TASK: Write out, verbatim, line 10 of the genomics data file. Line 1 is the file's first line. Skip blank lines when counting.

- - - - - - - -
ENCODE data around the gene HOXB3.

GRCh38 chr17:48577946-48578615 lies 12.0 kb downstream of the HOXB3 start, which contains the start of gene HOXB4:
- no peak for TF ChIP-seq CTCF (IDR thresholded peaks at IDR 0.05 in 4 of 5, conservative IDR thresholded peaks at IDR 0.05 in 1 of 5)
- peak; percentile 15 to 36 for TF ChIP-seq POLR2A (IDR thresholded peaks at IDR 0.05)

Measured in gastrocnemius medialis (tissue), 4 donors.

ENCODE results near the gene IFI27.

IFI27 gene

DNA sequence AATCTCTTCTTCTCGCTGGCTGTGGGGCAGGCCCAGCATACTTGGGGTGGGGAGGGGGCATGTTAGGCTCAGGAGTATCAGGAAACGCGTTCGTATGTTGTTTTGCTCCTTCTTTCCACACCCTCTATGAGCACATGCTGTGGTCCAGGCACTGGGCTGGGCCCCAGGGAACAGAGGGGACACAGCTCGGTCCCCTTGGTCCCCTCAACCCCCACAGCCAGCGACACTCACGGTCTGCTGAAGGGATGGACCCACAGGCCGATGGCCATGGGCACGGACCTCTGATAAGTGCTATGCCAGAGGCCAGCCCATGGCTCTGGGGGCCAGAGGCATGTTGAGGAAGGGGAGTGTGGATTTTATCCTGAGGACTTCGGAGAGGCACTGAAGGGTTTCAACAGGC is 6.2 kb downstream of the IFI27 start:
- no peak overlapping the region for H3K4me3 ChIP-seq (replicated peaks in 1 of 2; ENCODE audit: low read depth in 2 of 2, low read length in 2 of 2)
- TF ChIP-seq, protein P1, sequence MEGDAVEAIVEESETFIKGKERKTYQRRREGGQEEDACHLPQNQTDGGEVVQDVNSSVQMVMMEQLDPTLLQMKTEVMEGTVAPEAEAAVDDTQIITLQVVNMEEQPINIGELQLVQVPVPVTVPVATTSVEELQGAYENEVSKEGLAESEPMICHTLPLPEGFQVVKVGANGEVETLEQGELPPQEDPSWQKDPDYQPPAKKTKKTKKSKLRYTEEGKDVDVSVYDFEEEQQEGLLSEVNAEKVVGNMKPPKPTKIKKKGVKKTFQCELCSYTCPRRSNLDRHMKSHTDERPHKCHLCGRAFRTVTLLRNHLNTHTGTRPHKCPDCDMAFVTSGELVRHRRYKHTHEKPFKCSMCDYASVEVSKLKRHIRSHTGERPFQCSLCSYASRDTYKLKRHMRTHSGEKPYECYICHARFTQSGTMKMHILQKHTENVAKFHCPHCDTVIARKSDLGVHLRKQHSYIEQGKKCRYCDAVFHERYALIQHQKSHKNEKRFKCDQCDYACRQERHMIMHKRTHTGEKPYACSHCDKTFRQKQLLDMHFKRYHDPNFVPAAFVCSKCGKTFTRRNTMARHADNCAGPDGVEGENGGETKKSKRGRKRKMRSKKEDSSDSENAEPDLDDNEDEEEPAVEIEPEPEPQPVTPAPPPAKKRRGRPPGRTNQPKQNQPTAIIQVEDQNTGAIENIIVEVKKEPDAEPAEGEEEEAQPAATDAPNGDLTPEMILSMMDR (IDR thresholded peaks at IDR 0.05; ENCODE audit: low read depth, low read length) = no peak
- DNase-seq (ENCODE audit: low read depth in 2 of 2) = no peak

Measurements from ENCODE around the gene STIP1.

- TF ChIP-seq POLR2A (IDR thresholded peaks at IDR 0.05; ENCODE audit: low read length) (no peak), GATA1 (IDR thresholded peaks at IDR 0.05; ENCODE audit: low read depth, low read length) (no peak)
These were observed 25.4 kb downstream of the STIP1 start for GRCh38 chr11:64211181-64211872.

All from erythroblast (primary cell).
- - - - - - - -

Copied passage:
- TF ChIP-seq, protein P1, sequence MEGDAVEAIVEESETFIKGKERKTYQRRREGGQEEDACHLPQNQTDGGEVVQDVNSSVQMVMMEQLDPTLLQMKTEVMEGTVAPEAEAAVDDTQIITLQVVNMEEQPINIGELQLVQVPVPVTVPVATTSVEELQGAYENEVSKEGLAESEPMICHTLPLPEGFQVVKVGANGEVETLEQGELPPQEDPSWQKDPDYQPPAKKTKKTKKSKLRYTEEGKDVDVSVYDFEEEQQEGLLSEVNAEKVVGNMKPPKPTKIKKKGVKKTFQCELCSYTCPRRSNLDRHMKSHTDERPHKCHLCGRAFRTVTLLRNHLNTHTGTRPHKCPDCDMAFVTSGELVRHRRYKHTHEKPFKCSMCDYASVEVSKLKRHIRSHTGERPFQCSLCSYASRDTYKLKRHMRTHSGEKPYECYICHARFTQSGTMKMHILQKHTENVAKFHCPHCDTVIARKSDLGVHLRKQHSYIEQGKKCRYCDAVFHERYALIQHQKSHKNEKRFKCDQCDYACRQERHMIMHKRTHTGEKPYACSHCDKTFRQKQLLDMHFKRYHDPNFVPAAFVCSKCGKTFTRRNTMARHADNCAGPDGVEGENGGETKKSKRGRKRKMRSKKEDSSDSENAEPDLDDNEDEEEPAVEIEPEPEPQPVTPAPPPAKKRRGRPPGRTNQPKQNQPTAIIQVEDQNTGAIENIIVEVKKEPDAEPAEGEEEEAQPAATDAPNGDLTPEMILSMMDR (IDR thresholded peaks at IDR 0.05; ENCODE audit: low read depth, low read length) = no peak